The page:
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Unformatted text preview: CHAPTER 26 (FIN MAN); CHAPTER 11 (MAN) COST MANAGEMENT FOR JUST-IN-TIME ENVIRONMENTS CLASS DISCUSSION QUESTIONS 1. Just-in-time processing is a philosophy that focuses on reducing time, cost, and poor quality within manufacturing processes. The result of these efforts is a reduction in in- ventory levels. 2. Move time and wait time in inventory. 3. A product-oriented layout can be designed to minimize materials movements and re- duce (or eliminate) setup time. As a result, a product-oriented layout should have a short- er lead time than a process-oriented layout. 4. Long setup times lead to large production runs (batch sizes) in order to amortize the cost of the setup. Large batch sizes result in larger inventories, which in turn lead to long wait times. Thus, long setup times can lead directly to long lead times. 5. Pull or "make to order" manufacturing re- quires the manufacturer to build product only as it is needed for actual customer orders. As a result, finished goods, work in process, and materials inventories are minimized. Make to order manufacturing requires a high degree of flexibility and insignificant setup costs. 6. Product defects can cause additional costs and unpredictability in the process in the form of scrap, rework, record keeping, and inspection. In addition, product defects can cause a process to shut down, because there is very little work in process inventory to keep the next (downstream) operations running. Thus, a just-in-time manufacturer would wish to eliminate the negative con- sequences of product defects. 7. Under supplier partnering, long-term rela- tionships are established with suppliers to improve quality, cost, and delivery. Tradi- tional relationships are usually focused on reducing price through supplier competitive bidding. Thus, the traditional supplier rela- tionship can be very short-term oriented (un- til a better "deal" comes along). 8. A just-in-time environment will result in fewer (or no) work in process control points. As a result, there are no in-process transactions into and out of work in process inventory locations throughout the process. The just- in-time cost accounting system, termed backflush accounting, “pulls” cost from com- pleted production, rather than “pushed” through the plant, using materials requisi- tions or production orders. 9. The raw and in process inventory account combines the materials and work in process inventories because the materials are often introduced directly into the process. Thus, the materials are not recorded in a separate materials account before being introduced to work in process because there is no materi- als inventory. 10. Direct labor and indirect labor activities be- come combined in a just-in-time environ- ment. Employees perform both direct and in- direct labor tasks. In addition, direct labor can be a small part of the cost of producing product. As such, the direct labor is included as overall conversion cost (much like in a process cost system).process cost system)....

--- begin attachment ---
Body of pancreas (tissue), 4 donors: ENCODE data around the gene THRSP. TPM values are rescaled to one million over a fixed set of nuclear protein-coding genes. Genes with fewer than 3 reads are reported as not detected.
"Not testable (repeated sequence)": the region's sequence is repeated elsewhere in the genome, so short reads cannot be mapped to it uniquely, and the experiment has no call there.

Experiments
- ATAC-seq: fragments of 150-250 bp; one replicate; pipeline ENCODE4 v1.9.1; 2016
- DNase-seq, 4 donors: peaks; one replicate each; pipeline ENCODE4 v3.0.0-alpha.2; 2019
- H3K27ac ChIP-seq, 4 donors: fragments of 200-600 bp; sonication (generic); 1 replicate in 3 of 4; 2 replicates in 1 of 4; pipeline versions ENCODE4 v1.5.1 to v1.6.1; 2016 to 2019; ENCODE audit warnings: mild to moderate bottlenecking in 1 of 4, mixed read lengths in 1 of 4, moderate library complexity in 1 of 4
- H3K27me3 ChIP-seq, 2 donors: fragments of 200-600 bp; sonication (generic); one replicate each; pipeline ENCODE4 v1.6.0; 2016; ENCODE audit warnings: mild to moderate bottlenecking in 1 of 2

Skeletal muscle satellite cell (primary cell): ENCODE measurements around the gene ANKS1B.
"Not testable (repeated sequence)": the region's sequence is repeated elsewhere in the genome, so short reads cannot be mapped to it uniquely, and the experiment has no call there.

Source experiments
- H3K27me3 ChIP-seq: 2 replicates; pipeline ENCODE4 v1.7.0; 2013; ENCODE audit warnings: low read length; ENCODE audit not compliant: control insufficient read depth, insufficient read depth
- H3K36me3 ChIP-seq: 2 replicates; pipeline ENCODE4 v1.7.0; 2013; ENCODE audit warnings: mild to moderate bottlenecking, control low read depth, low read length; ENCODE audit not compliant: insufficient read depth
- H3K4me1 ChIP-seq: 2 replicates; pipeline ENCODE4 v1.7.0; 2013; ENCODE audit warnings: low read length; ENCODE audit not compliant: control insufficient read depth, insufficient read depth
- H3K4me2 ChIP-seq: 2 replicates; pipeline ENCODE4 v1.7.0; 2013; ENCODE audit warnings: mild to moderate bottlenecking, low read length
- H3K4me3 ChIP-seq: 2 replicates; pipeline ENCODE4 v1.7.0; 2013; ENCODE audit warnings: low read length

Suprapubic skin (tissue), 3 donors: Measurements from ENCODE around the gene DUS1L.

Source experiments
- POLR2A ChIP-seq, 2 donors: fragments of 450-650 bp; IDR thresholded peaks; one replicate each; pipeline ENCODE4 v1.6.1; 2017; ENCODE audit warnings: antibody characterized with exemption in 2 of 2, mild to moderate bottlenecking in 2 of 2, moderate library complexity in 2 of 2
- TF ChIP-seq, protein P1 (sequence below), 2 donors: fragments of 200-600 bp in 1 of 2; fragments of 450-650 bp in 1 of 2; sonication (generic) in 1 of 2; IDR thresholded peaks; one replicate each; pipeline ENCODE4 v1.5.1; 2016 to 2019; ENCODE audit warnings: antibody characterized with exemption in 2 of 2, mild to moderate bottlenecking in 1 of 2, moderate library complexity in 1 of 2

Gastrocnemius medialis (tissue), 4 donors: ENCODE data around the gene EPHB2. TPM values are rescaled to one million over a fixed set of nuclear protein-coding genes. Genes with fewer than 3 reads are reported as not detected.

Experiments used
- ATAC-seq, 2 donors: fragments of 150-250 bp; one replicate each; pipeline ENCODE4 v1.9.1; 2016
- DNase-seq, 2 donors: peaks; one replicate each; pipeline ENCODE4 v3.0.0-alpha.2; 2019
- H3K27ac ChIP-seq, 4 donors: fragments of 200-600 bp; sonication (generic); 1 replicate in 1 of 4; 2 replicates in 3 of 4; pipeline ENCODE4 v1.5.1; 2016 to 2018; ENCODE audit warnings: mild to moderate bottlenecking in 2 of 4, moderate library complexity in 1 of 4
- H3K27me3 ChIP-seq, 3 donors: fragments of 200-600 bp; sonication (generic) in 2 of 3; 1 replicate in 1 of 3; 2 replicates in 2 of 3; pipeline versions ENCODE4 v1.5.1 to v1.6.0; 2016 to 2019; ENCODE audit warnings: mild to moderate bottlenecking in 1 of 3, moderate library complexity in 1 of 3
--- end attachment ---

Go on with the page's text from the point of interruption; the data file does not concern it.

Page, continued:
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This note was uploaded on 05/03/2008 for the course ACCT 1B taught by Professor Llorente during the Spring '08 term at CSU Fullerton.
- Spring '08